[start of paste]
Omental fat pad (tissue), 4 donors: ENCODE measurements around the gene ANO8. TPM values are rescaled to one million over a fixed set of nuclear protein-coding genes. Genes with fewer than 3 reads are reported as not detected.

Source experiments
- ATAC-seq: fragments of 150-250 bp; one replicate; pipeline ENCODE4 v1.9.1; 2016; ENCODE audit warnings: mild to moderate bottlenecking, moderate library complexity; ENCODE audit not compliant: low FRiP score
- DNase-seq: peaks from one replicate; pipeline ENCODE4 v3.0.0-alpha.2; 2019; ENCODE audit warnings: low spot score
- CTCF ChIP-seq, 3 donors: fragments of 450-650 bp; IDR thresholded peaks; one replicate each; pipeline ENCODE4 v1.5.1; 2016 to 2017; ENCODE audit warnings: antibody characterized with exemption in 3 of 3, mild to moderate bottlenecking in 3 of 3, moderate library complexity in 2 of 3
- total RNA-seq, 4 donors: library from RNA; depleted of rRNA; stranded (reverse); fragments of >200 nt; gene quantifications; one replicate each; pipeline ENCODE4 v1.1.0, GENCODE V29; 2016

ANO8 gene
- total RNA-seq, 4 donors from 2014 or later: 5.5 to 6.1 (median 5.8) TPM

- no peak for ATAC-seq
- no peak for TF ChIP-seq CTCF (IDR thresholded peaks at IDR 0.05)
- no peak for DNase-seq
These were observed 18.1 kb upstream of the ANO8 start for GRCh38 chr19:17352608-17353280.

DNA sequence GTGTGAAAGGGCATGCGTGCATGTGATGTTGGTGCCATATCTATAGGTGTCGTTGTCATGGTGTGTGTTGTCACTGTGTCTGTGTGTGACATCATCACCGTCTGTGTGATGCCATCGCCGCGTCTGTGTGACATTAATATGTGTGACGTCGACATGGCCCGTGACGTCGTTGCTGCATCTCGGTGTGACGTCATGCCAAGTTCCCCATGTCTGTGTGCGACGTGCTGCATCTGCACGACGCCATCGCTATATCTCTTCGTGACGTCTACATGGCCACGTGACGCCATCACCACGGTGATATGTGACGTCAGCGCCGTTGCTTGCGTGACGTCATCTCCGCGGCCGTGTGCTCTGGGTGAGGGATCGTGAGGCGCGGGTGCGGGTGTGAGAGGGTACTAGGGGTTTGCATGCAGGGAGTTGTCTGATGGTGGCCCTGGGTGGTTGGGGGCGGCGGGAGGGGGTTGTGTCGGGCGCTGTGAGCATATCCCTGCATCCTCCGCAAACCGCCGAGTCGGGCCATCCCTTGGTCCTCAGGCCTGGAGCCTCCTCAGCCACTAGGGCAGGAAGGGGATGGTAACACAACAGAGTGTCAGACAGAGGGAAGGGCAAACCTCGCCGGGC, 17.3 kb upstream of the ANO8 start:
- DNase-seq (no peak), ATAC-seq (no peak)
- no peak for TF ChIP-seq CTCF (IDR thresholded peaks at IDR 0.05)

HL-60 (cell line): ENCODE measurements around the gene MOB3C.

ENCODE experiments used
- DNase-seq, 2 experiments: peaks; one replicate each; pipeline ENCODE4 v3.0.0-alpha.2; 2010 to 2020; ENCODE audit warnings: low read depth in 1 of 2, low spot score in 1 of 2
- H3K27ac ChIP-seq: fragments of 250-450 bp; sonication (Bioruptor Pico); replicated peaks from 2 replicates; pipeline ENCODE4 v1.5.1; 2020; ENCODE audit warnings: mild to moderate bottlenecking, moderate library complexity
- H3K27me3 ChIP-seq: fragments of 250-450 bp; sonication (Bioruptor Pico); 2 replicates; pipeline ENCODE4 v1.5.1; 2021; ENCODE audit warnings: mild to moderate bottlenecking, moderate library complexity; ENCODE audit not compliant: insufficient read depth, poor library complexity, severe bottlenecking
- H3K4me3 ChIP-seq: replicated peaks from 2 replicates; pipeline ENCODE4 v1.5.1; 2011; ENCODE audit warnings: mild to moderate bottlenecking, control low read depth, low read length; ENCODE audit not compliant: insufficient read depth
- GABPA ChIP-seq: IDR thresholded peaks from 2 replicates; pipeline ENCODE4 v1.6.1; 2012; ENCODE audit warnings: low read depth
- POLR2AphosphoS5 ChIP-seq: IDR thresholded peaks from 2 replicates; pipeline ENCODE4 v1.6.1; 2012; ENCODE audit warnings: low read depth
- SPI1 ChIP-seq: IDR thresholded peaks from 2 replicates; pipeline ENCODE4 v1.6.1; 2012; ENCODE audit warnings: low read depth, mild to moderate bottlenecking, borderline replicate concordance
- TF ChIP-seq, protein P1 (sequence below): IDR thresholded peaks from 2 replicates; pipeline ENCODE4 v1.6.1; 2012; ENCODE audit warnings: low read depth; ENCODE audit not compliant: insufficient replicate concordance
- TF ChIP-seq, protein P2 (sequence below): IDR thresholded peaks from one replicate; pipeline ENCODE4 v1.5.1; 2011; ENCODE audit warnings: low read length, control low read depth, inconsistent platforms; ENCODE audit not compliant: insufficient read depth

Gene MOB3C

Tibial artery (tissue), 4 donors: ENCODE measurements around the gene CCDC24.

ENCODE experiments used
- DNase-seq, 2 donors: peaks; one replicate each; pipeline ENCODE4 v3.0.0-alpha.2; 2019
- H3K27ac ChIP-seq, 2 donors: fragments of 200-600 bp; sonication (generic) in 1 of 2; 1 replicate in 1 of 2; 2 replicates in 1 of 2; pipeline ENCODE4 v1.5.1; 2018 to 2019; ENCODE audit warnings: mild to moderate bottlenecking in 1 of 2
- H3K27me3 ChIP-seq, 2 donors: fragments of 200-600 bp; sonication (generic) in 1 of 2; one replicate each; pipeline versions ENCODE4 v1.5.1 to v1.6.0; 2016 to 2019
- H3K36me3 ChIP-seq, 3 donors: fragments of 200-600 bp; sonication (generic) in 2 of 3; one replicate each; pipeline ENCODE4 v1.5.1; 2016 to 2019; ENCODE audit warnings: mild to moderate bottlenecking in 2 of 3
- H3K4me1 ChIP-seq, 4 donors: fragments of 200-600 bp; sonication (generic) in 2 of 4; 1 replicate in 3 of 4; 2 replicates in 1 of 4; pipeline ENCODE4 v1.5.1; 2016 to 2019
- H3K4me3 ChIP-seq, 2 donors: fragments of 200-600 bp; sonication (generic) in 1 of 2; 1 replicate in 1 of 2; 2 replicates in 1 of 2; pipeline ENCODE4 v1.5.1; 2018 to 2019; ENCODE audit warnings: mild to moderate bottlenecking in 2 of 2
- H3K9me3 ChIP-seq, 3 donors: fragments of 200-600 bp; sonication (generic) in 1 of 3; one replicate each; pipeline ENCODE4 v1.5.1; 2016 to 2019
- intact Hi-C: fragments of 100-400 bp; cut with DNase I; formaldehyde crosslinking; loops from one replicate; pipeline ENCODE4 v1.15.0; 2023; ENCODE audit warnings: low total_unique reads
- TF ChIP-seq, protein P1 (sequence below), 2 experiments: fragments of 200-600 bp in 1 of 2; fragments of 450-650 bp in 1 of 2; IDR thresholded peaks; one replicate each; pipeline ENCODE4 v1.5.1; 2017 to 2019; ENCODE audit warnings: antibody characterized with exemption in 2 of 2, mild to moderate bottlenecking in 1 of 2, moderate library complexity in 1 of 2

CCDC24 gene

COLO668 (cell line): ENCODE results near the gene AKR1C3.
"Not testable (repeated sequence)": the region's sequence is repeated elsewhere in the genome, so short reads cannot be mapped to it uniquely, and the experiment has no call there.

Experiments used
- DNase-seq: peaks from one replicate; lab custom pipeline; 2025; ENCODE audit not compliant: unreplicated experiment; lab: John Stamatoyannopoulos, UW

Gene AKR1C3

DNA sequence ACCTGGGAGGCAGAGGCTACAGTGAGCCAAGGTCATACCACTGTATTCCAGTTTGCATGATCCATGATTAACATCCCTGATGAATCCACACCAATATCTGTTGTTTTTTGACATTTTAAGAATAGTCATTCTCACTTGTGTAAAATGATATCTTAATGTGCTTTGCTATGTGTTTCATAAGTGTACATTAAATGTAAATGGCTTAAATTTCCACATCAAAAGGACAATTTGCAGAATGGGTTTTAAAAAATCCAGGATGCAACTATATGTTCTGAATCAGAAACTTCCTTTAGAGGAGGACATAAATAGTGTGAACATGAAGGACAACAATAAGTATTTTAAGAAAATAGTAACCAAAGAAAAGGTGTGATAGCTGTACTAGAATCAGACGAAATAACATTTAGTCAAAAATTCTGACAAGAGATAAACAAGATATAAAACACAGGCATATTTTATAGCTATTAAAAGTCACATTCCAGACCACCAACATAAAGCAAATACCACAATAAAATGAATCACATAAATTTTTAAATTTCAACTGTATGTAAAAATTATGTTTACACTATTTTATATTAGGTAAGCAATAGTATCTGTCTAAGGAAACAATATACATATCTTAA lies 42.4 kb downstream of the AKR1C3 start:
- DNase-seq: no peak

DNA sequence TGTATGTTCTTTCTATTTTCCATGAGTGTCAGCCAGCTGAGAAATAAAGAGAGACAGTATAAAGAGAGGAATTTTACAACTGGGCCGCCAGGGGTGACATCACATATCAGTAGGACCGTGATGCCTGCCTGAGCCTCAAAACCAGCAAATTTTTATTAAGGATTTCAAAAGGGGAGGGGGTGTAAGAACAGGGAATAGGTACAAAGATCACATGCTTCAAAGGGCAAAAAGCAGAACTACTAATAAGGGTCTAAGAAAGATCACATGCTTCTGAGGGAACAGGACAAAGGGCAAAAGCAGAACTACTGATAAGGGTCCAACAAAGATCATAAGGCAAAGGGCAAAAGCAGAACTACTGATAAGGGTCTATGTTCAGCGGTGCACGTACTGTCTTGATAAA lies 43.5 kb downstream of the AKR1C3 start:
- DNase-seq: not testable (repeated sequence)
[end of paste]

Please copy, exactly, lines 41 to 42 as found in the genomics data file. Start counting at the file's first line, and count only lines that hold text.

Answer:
"Not testable (repeated sequence)": the region's sequence is repeated elsewhere in the genome, so short reads cannot be mapped to it uniquely, and the experiment has no call there.

Experiments used